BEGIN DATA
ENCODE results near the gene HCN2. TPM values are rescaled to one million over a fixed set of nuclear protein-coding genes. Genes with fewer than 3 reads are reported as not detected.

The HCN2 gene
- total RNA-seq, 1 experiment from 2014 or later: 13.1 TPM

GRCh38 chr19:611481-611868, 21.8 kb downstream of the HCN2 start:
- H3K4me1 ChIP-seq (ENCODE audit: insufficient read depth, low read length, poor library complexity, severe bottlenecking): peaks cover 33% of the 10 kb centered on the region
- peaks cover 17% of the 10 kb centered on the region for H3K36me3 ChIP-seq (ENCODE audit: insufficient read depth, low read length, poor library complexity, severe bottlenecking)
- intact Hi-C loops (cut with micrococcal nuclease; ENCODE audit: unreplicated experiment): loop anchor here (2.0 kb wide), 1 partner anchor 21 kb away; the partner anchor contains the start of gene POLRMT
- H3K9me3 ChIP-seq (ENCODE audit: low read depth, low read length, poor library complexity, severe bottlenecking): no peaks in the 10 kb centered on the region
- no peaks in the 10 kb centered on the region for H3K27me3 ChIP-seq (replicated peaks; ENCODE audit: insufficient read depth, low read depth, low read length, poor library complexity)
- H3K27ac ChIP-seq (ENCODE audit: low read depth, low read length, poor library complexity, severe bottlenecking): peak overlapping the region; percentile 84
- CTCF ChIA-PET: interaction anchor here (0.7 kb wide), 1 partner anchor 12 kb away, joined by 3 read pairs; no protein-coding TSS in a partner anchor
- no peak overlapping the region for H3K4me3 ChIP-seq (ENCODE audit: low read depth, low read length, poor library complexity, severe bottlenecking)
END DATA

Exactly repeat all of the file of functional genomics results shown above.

ENCODE results near the gene HCN2. TPM values are rescaled to one million over a fixed set of nuclear protein-coding genes. Genes with fewer than 3 reads are reported as not detected.

The HCN2 gene
- total RNA-seq, 1 experiment from 2014 or later: 13.1 TPM

GRCh38 chr19:611481-611868, 21.8 kb downstream of the HCN2 start:
- H3K4me1 ChIP-seq (ENCODE audit: insufficient read depth, low read length, poor library complexity, severe bottlenecking): peaks cover 33% of the 10 kb centered on the region
- peaks cover 17% of the 10 kb centered on the region for H3K36me3 ChIP-seq (ENCODE audit: insufficient read depth, low read length, poor library complexity, severe bottlenecking)
- intact Hi-C loops (cut with micrococcal nuclease; ENCODE audit: unreplicated experiment): loop anchor here (2.0 kb wide), 1 partner anchor 21 kb away; the partner anchor contains the start of gene POLRMT
- H3K9me3 ChIP-seq (ENCODE audit: low read depth, low read length, poor library complexity, severe bottlenecking): no peaks in the 10 kb centered on the region
- no peaks in the 10 kb centered on the region for H3K27me3 ChIP-seq (replicated peaks; ENCODE audit: insufficient read depth, low read depth, low read length, poor library complexity)
- H3K27ac ChIP-seq (ENCODE audit: low read depth, low read length, poor library complexity, severe bottlenecking): peak overlapping the region; percentile 84
- CTCF ChIA-PET: interaction anchor here (0.7 kb wide), 1 partner anchor 12 kb away, joined by 3 read pairs; no protein-coding TSS in a partner anchor
- no peak overlapping the region for H3K4me3 ChIP-seq (ENCODE audit: low read depth, low read length, poor library complexity, severe bottlenecking)